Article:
Seat-of-the-pants feel is obviously very subjective, but most people can feel the difference between the V6 and V8 when driving around town and especially when merging onto a highway. The added torque of the V8 means it doesn’t need to work nearly as hard or rev as high in order to accelerate.
The 4.7 V8 clearly takes the win in this category.
This article was originally posted on Canadiangearhead.com. If you’re reading this anywhere else, it was stolen and reused without consent.
We know that Toyota’s V6s are famously well built but are the V8 4runners reliable?
Both the 1GR-FE V6 and 2UZ-FE V8 are incredibly reliable engines. You really can’t go wrong with either and as long as you maintain them, they’ll easily last for 300,000+ miles. No engine is perfect though, and both of them do have a couple of issues that have been documented over the years.
AIP problems with the 2UZ V8
The air injection pump on the 2005+ V8s has been known to fail and can result in a very expensive fix if you take it to the dealership. There are cheap bypasses available that will disable the system to avoid any future problems from arising.
In the event that the ECU goes into limp mode due to the flaps being stuck open, there are block off plates also available. Combining these with the bypass will trick the ECU into thinking everything is functioning normally.
Cracked exhaust manifolds on the 2UZ V8
Perhaps one of the most common 4th gen 4runner problems is a cracked exhaust manifold. It happens to a lot of the v8s and creates an annoying (and embarrassing) ticking sound.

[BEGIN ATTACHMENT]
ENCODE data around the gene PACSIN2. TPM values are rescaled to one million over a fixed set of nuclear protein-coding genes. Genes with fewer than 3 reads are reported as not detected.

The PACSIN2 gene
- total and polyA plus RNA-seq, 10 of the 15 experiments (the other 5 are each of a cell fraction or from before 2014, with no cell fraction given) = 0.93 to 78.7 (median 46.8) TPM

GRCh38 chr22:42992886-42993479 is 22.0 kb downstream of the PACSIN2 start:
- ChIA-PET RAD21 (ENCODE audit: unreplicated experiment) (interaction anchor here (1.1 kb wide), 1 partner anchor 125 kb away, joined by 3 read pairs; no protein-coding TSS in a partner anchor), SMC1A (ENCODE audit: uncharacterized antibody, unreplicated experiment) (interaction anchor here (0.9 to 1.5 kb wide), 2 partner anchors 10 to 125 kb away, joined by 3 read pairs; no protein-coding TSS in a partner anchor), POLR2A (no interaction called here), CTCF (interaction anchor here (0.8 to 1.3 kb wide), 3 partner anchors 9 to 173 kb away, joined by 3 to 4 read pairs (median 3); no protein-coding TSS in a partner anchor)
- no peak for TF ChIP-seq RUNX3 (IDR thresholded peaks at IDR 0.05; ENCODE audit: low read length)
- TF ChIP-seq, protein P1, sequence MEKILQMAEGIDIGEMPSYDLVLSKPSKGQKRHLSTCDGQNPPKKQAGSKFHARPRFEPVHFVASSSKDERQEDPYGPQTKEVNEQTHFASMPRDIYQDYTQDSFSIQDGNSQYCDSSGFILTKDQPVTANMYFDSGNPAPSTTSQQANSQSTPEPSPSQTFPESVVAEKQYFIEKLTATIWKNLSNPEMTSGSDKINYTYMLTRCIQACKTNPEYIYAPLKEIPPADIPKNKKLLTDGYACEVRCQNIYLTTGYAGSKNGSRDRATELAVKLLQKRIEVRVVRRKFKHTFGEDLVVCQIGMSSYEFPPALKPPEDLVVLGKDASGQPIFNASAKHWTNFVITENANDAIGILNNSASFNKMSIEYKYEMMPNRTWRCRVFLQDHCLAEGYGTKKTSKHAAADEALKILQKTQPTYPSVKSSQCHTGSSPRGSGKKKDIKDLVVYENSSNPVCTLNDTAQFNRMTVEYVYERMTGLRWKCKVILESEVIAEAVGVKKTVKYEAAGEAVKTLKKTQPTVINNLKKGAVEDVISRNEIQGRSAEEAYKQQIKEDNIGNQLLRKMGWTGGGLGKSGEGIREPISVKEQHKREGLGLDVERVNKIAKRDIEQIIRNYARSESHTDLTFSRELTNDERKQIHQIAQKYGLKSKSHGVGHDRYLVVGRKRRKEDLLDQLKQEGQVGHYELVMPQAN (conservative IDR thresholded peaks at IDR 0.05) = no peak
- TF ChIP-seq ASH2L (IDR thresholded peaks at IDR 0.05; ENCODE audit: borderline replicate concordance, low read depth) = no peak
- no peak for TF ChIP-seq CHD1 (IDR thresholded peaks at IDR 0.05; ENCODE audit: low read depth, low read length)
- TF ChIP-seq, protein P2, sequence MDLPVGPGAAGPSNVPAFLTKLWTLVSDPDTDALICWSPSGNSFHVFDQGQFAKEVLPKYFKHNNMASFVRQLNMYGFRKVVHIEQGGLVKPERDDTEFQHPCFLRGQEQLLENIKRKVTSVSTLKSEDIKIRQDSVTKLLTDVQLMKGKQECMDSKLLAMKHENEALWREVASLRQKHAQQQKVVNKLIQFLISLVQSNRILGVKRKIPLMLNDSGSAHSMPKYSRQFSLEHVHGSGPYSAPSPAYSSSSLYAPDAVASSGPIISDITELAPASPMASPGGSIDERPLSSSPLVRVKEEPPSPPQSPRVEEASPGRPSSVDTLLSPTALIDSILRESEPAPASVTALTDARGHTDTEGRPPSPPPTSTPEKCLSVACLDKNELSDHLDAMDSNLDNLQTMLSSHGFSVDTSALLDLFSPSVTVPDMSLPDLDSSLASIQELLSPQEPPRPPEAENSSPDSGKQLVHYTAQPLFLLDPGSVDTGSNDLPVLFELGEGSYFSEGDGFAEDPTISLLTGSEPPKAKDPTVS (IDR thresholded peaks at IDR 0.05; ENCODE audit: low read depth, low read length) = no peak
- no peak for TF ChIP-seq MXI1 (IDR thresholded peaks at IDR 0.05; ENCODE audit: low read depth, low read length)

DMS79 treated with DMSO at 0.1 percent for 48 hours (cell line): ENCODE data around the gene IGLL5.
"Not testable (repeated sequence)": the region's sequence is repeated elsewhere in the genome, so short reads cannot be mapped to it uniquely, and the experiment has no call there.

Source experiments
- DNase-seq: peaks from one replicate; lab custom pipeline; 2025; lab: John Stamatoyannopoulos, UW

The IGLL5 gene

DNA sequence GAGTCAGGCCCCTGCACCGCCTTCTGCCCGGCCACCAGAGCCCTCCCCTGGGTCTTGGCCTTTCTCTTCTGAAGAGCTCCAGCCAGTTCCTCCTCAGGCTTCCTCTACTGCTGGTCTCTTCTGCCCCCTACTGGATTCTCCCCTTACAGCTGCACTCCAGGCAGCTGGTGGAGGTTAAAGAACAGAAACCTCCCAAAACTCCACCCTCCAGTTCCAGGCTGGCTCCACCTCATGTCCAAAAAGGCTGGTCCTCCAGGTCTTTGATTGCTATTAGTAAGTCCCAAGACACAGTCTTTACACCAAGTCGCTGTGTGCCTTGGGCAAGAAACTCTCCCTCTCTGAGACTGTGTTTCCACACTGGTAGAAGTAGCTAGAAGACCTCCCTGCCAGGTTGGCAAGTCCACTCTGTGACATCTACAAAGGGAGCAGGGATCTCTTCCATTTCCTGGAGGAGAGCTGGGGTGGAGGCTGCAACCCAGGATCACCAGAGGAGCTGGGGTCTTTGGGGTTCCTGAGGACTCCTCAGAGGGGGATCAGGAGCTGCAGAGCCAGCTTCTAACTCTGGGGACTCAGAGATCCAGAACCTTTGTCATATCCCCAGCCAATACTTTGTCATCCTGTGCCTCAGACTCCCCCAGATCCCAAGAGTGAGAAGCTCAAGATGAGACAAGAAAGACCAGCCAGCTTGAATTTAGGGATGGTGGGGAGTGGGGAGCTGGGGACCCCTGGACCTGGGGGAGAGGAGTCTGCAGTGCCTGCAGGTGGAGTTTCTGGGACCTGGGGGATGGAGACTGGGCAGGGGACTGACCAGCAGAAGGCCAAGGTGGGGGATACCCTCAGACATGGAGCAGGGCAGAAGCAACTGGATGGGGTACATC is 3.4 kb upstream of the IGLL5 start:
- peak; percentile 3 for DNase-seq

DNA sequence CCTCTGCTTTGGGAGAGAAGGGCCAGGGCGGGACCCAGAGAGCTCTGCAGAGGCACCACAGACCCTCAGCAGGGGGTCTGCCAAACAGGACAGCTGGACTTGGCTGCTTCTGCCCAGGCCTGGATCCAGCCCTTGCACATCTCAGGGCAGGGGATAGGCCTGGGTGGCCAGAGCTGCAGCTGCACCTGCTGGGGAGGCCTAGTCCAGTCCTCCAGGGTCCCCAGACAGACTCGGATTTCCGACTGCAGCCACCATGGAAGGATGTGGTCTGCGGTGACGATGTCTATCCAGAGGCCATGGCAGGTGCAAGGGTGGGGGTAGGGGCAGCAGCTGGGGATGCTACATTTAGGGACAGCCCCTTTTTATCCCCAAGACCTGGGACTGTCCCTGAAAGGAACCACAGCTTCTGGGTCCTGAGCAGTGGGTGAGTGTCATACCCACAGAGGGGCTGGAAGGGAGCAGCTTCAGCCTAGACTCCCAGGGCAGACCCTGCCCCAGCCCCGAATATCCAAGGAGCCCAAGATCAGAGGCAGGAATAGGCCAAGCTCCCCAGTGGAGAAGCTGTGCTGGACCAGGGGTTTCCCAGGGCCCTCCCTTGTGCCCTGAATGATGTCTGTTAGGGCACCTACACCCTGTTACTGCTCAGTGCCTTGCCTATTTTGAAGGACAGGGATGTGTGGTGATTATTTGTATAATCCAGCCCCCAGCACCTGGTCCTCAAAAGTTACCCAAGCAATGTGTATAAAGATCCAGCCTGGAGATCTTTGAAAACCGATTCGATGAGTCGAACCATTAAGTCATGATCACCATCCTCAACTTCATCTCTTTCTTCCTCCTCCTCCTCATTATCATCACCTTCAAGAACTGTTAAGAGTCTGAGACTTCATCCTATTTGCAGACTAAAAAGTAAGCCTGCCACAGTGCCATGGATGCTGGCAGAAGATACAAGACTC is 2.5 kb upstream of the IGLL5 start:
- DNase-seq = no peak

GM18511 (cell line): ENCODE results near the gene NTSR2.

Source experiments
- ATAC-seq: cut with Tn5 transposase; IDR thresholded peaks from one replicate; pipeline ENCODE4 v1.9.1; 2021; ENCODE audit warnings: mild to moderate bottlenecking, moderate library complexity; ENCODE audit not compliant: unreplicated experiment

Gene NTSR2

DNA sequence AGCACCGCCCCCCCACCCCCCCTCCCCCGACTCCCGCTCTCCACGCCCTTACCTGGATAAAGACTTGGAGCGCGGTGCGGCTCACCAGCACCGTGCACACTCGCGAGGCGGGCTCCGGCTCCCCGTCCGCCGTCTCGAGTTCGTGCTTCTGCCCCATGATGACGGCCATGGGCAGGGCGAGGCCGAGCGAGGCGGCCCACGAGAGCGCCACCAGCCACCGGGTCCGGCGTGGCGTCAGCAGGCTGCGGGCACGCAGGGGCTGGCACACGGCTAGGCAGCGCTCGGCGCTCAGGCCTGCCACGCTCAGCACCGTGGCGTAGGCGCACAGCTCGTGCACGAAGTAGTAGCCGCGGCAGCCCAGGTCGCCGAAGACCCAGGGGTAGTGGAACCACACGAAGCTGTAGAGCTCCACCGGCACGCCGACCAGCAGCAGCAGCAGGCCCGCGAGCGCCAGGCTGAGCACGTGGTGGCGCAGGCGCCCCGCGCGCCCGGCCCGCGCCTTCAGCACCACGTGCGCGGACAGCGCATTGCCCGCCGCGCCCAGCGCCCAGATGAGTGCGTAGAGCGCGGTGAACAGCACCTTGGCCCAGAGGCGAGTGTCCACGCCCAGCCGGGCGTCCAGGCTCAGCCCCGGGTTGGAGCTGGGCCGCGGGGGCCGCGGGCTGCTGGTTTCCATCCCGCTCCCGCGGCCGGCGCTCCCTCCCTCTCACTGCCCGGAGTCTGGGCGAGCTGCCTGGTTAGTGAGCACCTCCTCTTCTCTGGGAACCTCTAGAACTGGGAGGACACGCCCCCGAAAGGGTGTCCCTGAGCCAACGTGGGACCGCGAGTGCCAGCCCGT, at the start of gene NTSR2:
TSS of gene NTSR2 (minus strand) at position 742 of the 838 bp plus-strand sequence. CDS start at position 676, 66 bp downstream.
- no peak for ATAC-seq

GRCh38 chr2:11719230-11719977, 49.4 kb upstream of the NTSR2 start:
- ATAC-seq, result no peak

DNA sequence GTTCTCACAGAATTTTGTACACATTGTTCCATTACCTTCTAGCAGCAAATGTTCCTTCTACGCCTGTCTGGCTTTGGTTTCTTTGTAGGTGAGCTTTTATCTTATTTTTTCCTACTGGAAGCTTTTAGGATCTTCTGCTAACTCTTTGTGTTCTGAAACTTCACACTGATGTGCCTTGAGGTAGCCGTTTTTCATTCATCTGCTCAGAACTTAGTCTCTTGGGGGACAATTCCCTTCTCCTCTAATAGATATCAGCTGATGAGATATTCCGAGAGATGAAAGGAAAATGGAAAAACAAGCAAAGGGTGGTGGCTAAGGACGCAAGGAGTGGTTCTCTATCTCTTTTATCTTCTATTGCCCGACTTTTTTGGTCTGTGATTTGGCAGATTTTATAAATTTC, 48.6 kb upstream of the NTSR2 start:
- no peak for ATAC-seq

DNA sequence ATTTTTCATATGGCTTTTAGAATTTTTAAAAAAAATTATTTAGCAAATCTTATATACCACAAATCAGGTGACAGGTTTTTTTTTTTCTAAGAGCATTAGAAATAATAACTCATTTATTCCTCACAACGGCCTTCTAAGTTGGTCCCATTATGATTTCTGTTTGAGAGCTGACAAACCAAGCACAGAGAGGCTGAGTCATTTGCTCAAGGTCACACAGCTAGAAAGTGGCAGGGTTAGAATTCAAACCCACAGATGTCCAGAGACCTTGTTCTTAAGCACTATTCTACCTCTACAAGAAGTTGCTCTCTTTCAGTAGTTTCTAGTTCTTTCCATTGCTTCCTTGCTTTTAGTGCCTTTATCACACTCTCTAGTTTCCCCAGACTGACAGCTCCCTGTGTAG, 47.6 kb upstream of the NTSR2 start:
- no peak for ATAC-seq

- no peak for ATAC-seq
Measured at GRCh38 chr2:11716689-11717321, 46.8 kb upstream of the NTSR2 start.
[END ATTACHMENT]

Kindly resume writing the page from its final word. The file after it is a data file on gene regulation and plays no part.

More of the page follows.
The good news is that it rarely causes a big enough leak to trigger a Check Engine light or diagnostic trouble code. The engine will still run fine, it just makes a noise. Because of that, a cracked manifold shouldn’t really be considered a reliability issue as it won’t leave you stranded on the side of the road or cause a failure.
You can read more about cracked exhaust manifolds and how I fixed mine with a set of Doug Thorley headers in this post:
Head gasket failure in the 2003-2004 model IGR V6
The V6 4runners are not completely immune to problems either. The most noteworthy is the head gasket failures in early model year 4th gens. From what I understand, these failures were due to a manufacturer defect in the gasket and were remedied by upgrading it in the 2005+ models. It wasn’t an issue with the design of the engine, just a weak part that needed to be improved.
Aside from the above mentioned issues, both engines are rock solid. The fact that Toyota used these engines in other platforms for many years proves that they’re dependable. The 1GR V6 was used in the 4runner, Tacoma, FJ Cruiser, and Tundra. The 2UZ V8 was used in even more models – the 4runner, Tundra, Sequoia, Land Cruiser, and the Lexus GX 470 and LX 470.
It’s interesting to note that Toyota only offered the V8 in the Lexus models. One could guess that this is because of its higher performance and/or smoother operation.
It’s also worth mentioning that all of the famous “Million Mile Tundras” were equipped with the 4.7L V8 and not the 5.7L. There is speculation that the Japanese-built 4.7 in the 4runner and Lexus has stronger forged connecting rods than the American built 4.7 found in the Tundra and Sequoia.
If that is indeed true, it’s really saying something if the “weaker” version of this engine is surviving 1 million miles in a pickup truck.
With one common issue for each, reliability is a draw between the V6 and V8.
Both the V6 and V8 engines require very little maintenance to keep them happy and healthy. It’s really just a matter of keeping the fluids clean and that’s it.
The location of the oil filter on the V6 allows it to be reached easily without removing the skid plate unlike the V8 so it gets a bonus point there.